Kinji Fukasaku, a Japanese director hailed as one of his country’s living masters of cinema, whose 60 films ranged from outrageous cult hits such as “Black Lizard” and a series of violent gangster movies to the Japanese scenes in the 1970 World War II epic “Tora! Tora! Tora!”, died in Tokyo on Jan. 12. He was 72.
The cause was prostate cancer, according to his film distributor, Toei Co.
Heralded by such directors as Quentin Tarantino and John Woo, Fukasaku was best known in this country for such sci-fi films as “The Green Slime” and “Message From Space.” But in Japan the prolific director was respected for a broad range of adventuresome, edgy works that often used violence to make statements about social control, authority and individual freedom.
“Fukasaku brings to mind Samuel Fuller in his uncompromising, psychologically complex and visually dynamic films of much visceral impact and stinging social criticism,” Times film critic Kevin Thomas noted in 2001 when the Egyptian Theater in Hollywood held a Fukasaku retrospective.
Fukasaku’s last completed film was the provocative, graphic “Battle Royale,” which was released in late 2000. It was about a class of high-schoolers coerced into killing one another in a bizarre game of survival. Nearly banned by the government, it was an indictment of Japan’s competitive education system and other aspects of societal deterioration.
It set box-office records in Japan, packing theaters with adolescents despite an unusual R-15 rating, barring viewers under the age of 15.
At his death he was working on a sequel, “Battle Royale II,” which will be completed by his son, Kenta.
In Japan Fukasaku was known primarily for a string of yakuza, or gangster, movies. They were notable for their extreme violence, including self-mutilation scenes in which gangsters attempt to atone for bungled jobs by chopping off their own fingers.
Among the most notable in this series were “Cops vs. Thugs” (1975), “Yakuza Graveyard” (1976) and “Graveyard of Honor” (1976).
Another powerful movie from that period was “Battles Without Honor and Humanity” (1973), which showed Japanese soldiers during the post-World War II American occupation banding together in gangs to salvage their pride by stealing food from street markets and murdering for a bowl of rice. It was voted one of the 20 best Japanese films of all time in a 1990 poll of Japanese film critics.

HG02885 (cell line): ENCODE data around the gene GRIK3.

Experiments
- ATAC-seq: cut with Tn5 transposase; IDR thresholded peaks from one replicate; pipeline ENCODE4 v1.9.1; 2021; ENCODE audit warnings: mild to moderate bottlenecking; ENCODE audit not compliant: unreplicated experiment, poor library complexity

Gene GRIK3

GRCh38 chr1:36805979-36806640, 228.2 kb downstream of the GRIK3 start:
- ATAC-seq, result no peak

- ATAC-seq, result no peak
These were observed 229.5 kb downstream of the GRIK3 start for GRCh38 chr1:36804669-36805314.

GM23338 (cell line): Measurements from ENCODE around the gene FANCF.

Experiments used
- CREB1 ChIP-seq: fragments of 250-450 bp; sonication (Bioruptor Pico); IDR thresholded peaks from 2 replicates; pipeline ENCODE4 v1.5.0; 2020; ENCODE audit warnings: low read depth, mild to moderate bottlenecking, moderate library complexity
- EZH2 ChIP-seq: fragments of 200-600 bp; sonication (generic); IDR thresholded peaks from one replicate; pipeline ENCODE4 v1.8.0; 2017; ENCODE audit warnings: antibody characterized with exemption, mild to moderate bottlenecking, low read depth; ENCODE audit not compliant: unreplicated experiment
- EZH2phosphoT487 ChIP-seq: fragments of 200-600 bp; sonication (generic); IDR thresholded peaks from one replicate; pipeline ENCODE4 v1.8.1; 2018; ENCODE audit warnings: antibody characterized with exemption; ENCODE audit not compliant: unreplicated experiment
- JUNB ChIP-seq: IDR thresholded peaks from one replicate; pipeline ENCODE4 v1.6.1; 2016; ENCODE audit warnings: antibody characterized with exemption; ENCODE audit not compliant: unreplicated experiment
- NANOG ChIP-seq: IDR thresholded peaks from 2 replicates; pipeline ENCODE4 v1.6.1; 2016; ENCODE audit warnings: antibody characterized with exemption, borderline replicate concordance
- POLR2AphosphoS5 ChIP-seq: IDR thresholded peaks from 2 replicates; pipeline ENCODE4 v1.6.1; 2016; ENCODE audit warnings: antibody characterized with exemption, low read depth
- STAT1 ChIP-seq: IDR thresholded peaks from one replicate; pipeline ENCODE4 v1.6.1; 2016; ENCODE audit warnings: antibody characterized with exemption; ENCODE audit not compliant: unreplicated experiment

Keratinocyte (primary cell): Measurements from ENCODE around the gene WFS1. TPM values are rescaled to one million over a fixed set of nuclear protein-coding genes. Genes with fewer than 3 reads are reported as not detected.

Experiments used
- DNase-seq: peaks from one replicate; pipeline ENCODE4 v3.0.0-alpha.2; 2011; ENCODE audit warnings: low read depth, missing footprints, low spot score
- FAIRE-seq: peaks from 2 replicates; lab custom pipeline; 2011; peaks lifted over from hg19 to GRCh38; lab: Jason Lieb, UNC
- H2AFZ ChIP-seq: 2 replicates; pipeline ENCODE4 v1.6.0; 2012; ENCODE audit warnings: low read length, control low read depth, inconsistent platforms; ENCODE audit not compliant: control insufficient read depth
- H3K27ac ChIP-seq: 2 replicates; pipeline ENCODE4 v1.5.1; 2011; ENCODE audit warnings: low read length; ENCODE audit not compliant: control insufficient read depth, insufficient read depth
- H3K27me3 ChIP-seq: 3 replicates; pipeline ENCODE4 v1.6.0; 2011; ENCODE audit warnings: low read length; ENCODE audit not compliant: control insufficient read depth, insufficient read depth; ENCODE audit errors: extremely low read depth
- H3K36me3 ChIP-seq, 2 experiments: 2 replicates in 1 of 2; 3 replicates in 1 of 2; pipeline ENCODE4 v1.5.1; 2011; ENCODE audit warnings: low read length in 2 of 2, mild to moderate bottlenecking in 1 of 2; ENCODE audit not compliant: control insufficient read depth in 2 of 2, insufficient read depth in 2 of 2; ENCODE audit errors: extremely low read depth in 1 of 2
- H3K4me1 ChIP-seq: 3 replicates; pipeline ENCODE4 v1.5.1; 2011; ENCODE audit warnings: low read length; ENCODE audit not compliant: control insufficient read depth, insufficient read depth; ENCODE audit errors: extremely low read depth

Fukasaku said his war and gangster movies drew on his experiences as a child in war-torn Japan. During World War II he was a teenager working in a weapons factory that was regularly bombed.
“During the raids,” he later told an interviewer, “even though we were friends working together, the only thing we would be thinking of was self-preservation. We would try to get behind each other or beneath dead bodies to avoid the bombs.... I also had to clean up all the dead bodies.... I’m sure those experiences have influenced the way I look at violence.”
After the war, the education system was in such disarray that he left school and started spending hours at the movies. Because Japanese films, with their militaristic themes, were banned by the U.S. occupation force, Fukasaku started watching foreign movies and quickly became an aficionado.
He studied cinema at Nihon University in Tokyo before beginning his career in 1953 as a scriptwriter and assistant director at Toei, a studio known primarily for samurai and costume dramas.
He cranked out crime movies, soon distinguishing himself with carefully choreographed and grisly violence -- brawls that ended with “a lurid spray of vermilion gore, or with a severed limb sailing across the frame,” critic Dennis Lim observed in the Village Voice in 2001.
During the 1980s and 1990s, Fukasaku turned away from the backdrops of war-ravaged cities and postwar black markets to make movies that explored personal relationships and Japanese tradition, such as his critically acclaimed “The Geisha House,” released in 1999.
He downplayed the work that built a core of fans in the United States, such as the deliriously macabre “Black Lizard” and its sequel “Black Rose.” The underworld thrillers starred female impersonator Akihiro Maruyama as an elusive jewel thief. “Black Lizard” featured Maruyama’s great friend, novelist Yukio Mishima, in a cameo.
Fukasaku was drafted to direct the Japanese scenes in “Tora! Tora! Tora!” when Akira Kurosawa backed out. Although the movie won an Oscar for best visual effects in 1971, Fukasaku was dismayed by the final product as a distorted portrayal of the war and its causes.